This stamp is listed as being on dull fluorescent paper. However, it is found on a variety of dull fluorescent papers, some of which contain fluorescent fibres, and others which do not. In addition, a flecked, non-fluorescent variation of this paper is also found. The colour of the dull fluorescent paper varies from ivory to grey to violet grey, while the non-fluorescent variety is violet under UV light. 

The following pictures illustrate these varieties:

dull fluorescent and non fluorescent papers on the 1969 Isaac Brock stamp of Canada

The block on the bottom is the dull fluorescent ivory paper, while the stamp on top is the non-fluorescent violet paper containing a few medium fluorescent fibres. 

Two varieties of dull fluorescent paper on the 1969 Isaac Brock Stamp of Canada

The block on the left is the dull fluorescent ivory paper, while the one on the right is the dull fluorescent grey paper. 

Two varieties of dull fluorescent paper on the 1969 Isaac Brock Stamp of Canada

On the left is the same dull fluorescent ivory block, while the block on the right is the dull fluorescent violet grey paper containing very few medium fluorescent and high fluorescent fibres.

Christmas Stamps

These issues again are listed as being on hibrite paper. But in reality the paper is really high fluorescent, with the occasional hibrite fibre. I have found some examples on paper that is truly a mottled hibrite, and a medium fluorescent paper. The high fluorescent paper is clearly the common paper, with the other two varieties being quite a bit scarcer. The pictures below show these varieties very clearly:

The high fluorescent and hibrite paper on the 1969 5c Christmas stamp of Canada

The block is on the high fluorescent paper, while the pair on top of the block is the hibrite paper. 

The medium fluorescent and high fluorescent paper on the 1969 5c Christmas Stamp of Canada

The block is the high fluorescent paper, while the stamp on top of the block in the center is the medium fluorescent paper. 

The hibrite paper and medium fluorescent paper on the 1969 5c Christmas stamp of Canada

This picture shows the difference between the medium fluorescent and hibrite paper more clearly. The mottled hibrite paper is on the right, while the medium fluorescent paper is on the left. 

The variations on the 6c stamp are much the same as the 5c, so there is no need to repeat them here. 

Stephen Leacock Stamp

This stamp is listed as being on dull fluorescent paper, which is generally true, but on close examination, most of the papers contain at least some fluorescent fibres. The basic colour of the paper varies from ivory, to greyish white, to grey. Some varieties of the paper contain a sufficient amount of fluorescent fibres, that the paper is really more of a low fluorescent overall. In all, I have found at least 4 varieties of paper, as shown in the following pictures:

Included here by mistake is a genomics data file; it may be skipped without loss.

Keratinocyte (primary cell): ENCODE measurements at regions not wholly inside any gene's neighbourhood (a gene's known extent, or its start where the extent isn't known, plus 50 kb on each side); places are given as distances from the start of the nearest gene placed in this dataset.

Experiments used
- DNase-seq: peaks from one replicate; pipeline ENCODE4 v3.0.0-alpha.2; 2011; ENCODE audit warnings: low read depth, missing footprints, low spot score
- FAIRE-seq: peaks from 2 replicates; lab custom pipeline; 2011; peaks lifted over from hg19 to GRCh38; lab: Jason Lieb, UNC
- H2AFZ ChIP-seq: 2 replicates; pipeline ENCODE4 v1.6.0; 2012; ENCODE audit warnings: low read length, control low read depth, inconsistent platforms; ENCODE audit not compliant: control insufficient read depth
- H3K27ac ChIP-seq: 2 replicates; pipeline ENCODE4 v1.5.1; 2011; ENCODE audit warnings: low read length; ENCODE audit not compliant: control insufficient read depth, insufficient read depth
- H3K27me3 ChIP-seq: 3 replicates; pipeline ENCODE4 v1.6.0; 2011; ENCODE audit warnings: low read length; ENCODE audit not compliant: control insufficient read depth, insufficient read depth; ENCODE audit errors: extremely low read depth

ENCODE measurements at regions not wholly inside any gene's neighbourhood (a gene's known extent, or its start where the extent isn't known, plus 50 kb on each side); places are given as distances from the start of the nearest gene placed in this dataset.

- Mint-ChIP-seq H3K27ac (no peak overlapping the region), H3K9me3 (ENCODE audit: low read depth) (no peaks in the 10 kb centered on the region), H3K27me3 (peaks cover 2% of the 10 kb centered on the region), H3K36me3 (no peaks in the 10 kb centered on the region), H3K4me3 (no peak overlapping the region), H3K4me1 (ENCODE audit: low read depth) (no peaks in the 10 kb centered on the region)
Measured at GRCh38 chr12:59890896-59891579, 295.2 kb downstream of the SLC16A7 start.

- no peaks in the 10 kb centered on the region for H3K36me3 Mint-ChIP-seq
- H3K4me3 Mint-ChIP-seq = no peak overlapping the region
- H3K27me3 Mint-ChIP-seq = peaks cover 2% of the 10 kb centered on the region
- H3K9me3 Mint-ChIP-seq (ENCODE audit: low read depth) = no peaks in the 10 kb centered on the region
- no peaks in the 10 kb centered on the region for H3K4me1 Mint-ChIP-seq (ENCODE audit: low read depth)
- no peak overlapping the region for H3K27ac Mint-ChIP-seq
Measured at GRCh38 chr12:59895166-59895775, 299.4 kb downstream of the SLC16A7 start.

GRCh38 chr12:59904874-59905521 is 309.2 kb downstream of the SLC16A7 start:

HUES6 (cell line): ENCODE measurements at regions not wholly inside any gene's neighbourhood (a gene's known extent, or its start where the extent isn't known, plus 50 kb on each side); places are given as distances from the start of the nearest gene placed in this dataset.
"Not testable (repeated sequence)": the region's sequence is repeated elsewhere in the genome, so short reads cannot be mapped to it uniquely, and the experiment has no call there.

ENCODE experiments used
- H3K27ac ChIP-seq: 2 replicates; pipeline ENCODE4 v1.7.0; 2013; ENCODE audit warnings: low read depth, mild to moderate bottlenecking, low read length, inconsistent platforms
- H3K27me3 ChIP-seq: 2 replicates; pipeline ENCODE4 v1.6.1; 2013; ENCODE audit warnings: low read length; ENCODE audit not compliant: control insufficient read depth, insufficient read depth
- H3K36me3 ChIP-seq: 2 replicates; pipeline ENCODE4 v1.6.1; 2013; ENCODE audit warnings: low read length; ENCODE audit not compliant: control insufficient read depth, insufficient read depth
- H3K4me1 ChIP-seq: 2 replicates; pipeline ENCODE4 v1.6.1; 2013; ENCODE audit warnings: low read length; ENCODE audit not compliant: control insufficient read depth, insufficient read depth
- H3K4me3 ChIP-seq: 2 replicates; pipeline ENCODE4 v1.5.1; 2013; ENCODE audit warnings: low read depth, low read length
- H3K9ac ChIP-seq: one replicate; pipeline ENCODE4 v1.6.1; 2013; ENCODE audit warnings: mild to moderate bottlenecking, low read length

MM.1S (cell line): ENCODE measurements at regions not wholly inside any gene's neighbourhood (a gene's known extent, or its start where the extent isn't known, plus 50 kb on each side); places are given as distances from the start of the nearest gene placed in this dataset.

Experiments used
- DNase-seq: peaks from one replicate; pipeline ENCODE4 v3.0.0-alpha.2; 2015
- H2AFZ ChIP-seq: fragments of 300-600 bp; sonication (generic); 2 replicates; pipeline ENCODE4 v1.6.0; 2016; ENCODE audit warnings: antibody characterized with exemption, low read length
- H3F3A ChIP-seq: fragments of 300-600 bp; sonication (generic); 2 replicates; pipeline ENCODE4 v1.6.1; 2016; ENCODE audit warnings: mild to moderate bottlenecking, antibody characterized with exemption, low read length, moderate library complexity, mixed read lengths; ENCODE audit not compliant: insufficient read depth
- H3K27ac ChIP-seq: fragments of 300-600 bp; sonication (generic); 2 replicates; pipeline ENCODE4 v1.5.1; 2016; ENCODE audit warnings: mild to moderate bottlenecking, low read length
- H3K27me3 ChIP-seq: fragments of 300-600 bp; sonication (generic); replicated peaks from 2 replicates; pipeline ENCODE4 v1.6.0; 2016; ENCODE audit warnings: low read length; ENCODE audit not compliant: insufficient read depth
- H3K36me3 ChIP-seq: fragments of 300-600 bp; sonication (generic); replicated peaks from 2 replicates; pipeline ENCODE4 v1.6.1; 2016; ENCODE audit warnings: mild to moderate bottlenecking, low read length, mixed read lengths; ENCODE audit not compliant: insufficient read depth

Dull fluorescent papers on the 1969 Stephen Leacock stamp of Canada

The yellow ink on this stamp is extremely transformative becoming a dark, almost brown colour, which makes the whole stamp appear much duller than it actually is. The block underneath the stamps on top is a dull fluorescent greyish colour, and the paper contains a sparse concentration of low fluorescent fibres and a very few medium fluorescent fibres. The top left stamp is a dull fluorescent ivory colour with a very sparse concentration of low fluorescent fibres, and you generally need a loupe to see them. The top right stamp is a low fluorescent greyish white colour under the light. Upon close examination it is actually dull fluorescent greyish white, but contains a low density concentration of low fluorescent fibres. So, it is really a low fluorescent paper, rather than a dull fluorescent paper. 

The low fluorescent papers of the 1969 Stephen Leacock stamp of Canada

These blocks have a dull fluorescent appearance overall, but they all contain higher concentrations of low fluorescent or other fibres. The block on the left looks more greyish, while the one on the right is greyish white. For the greyish blocks I have found one that contains a low density concentration of low fluorescent fibres, very few medium fluorescent and very few hibrite fibres. The second block contains a sparse concentration of low fluorescent fibres, a very sparse concentration of medium fluorescent fibres and very few hibrite fibress. The greyish white block contains a low density concentration of low fluorescent fibres and very sparse medium fluorescent fibres. 

Gum Varieties

The stamps issued in this year were all printed with dextrine gum, which exhibits different properties depending on the issue. Generally the gum used on the BABN issues printed by photogravure and engraving is the same, while those printed by CBN are different, and exist in 2 varieties - one for the stamps printed by lithography and one for the stamps printed by lithography and engraving.